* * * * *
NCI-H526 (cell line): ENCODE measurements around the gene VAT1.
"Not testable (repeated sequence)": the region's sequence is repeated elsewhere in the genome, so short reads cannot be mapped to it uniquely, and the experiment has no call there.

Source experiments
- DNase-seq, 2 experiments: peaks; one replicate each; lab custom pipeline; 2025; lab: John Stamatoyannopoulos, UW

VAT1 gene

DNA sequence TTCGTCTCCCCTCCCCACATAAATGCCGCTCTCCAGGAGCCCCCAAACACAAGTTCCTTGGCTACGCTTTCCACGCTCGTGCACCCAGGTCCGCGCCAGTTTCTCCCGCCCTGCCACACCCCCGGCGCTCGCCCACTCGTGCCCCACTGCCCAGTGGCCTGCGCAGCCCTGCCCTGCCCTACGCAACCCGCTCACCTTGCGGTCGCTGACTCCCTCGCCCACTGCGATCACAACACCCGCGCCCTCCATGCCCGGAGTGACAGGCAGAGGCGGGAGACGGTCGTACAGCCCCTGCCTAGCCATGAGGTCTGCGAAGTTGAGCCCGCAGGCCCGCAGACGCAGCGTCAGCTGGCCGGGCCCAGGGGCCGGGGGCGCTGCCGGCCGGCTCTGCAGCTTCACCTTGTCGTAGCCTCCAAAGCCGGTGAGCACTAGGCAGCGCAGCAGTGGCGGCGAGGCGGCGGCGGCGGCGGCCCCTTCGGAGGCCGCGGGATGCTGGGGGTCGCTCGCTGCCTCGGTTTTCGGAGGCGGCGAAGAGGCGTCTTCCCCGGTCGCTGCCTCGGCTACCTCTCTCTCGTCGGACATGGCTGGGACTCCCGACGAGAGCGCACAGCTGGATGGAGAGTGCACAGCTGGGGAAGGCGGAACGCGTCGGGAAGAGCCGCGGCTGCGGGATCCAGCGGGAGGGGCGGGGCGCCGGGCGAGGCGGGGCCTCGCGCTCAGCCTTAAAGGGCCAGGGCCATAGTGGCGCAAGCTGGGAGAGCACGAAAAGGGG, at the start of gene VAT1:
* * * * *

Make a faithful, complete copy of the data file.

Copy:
NCI-H526 (cell line): ENCODE measurements around the gene VAT1.
"Not testable (repeated sequence)": the region's sequence is repeated elsewhere in the genome, so short reads cannot be mapped to it uniquely, and the experiment has no call there.

Source experiments
- DNase-seq, 2 experiments: peaks; one replicate each; lab custom pipeline; 2025; lab: John Stamatoyannopoulos, UW

VAT1 gene

DNA sequence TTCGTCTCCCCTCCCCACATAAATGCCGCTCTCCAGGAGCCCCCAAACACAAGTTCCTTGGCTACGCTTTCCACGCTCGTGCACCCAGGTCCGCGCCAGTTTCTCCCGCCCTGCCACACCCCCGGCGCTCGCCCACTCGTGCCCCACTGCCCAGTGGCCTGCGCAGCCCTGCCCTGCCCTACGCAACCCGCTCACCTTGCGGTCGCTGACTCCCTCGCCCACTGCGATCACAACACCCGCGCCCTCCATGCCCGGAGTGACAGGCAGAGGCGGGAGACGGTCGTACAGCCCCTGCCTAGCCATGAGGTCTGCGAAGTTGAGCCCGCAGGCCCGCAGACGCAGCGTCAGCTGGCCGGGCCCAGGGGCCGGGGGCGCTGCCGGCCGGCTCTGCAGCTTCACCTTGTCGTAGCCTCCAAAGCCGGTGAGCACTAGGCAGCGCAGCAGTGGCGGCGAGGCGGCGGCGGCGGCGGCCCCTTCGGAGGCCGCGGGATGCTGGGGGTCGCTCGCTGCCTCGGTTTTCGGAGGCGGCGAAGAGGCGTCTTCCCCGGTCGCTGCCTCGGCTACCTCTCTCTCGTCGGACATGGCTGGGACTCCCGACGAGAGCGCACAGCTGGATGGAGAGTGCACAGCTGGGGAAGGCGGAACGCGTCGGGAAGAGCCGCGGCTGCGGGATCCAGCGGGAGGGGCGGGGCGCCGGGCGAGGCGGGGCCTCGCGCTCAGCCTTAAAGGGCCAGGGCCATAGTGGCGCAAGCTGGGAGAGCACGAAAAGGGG, at the start of gene VAT1: